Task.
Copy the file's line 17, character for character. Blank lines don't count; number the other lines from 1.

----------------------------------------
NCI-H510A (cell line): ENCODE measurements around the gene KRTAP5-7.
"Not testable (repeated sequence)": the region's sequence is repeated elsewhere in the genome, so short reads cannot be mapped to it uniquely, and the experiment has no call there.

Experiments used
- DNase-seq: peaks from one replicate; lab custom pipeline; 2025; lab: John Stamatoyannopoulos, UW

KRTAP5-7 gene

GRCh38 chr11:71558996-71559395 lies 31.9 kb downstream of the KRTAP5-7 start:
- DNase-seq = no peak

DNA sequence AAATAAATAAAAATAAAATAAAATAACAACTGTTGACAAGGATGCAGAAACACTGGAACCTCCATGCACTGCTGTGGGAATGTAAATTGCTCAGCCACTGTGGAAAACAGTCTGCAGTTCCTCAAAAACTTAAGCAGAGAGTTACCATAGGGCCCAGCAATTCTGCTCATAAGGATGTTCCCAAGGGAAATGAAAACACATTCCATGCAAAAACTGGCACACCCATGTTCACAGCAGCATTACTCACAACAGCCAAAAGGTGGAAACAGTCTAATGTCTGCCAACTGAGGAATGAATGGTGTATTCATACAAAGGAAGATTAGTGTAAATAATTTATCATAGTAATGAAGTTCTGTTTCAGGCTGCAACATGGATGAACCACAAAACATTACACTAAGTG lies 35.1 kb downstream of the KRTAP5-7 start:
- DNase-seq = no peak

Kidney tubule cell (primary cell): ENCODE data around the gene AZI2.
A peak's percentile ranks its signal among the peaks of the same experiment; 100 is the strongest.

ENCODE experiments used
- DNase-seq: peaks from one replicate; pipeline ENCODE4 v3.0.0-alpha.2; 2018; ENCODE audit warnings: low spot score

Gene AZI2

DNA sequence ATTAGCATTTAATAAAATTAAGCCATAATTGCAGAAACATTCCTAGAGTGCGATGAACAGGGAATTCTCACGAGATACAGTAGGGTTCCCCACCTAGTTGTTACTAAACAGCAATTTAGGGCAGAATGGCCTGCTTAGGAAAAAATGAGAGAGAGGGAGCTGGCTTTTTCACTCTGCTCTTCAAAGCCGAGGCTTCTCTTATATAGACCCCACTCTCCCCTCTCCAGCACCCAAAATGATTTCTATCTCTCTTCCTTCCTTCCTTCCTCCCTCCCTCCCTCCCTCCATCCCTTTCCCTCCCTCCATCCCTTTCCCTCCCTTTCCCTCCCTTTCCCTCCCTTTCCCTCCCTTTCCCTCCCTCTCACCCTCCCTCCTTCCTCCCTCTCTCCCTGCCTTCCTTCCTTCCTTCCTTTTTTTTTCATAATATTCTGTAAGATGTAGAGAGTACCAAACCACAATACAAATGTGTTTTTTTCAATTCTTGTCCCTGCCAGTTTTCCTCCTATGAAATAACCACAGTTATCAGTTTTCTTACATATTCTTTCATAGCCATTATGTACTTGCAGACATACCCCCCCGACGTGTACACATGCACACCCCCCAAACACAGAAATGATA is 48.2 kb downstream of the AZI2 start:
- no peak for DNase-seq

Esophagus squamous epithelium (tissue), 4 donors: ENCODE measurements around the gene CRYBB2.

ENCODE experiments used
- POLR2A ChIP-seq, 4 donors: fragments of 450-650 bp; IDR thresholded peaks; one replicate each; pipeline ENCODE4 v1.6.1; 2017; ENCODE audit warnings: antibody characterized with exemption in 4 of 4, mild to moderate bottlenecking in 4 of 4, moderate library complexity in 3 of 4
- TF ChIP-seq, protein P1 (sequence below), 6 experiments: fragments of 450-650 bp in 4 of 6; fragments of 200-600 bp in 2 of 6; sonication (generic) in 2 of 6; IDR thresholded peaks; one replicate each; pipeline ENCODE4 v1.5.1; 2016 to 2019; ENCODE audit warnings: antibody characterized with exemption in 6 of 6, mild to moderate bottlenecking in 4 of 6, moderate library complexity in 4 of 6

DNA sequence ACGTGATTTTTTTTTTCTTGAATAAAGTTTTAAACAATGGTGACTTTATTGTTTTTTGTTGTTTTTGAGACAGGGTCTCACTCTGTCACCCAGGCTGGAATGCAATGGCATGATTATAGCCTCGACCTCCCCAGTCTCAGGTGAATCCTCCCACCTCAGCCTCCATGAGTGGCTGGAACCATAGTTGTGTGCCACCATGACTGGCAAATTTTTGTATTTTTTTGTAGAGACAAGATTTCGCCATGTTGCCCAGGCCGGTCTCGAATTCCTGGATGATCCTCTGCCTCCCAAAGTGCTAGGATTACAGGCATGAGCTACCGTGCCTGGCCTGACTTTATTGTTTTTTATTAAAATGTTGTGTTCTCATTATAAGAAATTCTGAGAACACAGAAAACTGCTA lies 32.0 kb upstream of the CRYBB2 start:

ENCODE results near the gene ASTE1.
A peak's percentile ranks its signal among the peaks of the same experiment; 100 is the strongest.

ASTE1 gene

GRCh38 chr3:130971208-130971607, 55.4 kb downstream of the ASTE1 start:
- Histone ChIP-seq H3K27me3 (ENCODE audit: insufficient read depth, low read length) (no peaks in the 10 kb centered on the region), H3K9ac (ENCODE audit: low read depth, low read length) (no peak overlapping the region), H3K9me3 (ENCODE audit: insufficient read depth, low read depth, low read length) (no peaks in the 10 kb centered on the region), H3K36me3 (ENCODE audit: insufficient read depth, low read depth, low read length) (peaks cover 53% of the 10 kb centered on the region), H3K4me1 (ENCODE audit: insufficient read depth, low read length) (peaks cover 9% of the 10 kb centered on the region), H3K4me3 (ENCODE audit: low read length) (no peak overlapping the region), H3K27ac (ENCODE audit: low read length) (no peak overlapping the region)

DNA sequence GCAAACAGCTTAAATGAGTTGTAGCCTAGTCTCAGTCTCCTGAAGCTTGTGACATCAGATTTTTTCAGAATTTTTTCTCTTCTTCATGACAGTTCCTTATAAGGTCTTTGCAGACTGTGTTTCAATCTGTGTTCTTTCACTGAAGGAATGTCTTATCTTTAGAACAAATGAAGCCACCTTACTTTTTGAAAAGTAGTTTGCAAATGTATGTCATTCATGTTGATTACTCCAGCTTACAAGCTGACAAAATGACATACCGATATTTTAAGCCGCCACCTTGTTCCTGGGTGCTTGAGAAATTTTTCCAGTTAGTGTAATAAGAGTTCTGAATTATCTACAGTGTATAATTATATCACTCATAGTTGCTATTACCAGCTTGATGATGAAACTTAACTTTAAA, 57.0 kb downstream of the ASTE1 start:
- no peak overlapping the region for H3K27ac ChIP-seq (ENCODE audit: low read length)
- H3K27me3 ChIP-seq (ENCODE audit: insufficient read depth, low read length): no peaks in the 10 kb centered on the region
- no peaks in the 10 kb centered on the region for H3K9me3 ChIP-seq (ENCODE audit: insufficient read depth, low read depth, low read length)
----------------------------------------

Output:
Esophagus squamous epithelium (tissue), 4 donors: ENCODE measurements around the gene CRYBB2.